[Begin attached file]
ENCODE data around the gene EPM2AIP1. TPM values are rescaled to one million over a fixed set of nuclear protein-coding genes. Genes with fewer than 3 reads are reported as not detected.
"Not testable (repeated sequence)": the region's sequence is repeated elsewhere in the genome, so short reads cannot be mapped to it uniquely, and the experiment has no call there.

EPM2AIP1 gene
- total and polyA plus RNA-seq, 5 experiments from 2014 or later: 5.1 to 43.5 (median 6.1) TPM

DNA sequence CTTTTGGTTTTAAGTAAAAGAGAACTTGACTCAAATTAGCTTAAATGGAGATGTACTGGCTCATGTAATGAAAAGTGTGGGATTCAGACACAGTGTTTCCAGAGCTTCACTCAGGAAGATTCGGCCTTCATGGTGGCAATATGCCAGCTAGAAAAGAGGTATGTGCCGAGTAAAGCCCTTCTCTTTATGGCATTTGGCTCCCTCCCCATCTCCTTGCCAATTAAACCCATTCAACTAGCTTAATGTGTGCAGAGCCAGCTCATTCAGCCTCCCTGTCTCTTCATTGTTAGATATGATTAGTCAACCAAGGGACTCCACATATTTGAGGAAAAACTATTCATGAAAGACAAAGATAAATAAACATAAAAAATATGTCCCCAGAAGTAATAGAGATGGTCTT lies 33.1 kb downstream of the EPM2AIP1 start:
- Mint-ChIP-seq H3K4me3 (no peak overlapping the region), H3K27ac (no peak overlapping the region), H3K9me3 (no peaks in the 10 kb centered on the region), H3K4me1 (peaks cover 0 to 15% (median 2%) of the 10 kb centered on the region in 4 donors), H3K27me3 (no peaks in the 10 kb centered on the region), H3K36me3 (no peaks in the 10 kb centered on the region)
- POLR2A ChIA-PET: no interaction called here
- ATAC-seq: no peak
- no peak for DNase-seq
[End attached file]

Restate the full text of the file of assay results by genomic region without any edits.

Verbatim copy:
ENCODE data around the gene EPM2AIP1. TPM values are rescaled to one million over a fixed set of nuclear protein-coding genes. Genes with fewer than 3 reads are reported as not detected.
"Not testable (repeated sequence)": the region's sequence is repeated elsewhere in the genome, so short reads cannot be mapped to it uniquely, and the experiment has no call there.

EPM2AIP1 gene
- total and polyA plus RNA-seq, 5 experiments from 2014 or later: 5.1 to 43.5 (median 6.1) TPM

DNA sequence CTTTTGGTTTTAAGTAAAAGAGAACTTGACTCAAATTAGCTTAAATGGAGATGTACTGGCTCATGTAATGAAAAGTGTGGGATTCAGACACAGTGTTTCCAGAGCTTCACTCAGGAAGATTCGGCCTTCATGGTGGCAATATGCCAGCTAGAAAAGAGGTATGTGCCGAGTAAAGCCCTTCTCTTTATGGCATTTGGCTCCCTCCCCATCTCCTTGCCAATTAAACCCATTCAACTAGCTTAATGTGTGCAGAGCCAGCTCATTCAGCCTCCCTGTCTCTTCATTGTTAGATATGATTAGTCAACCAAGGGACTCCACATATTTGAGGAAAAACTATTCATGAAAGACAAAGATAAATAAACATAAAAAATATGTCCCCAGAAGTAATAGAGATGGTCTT lies 33.1 kb downstream of the EPM2AIP1 start:
- Mint-ChIP-seq H3K4me3 (no peak overlapping the region), H3K27ac (no peak overlapping the region), H3K9me3 (no peaks in the 10 kb centered on the region), H3K4me1 (peaks cover 0 to 15% (median 2%) of the 10 kb centered on the region in 4 donors), H3K27me3 (no peaks in the 10 kb centered on the region), H3K36me3 (no peaks in the 10 kb centered on the region)
- POLR2A ChIA-PET: no interaction called here
- ATAC-seq: no peak
- no peak for DNase-seq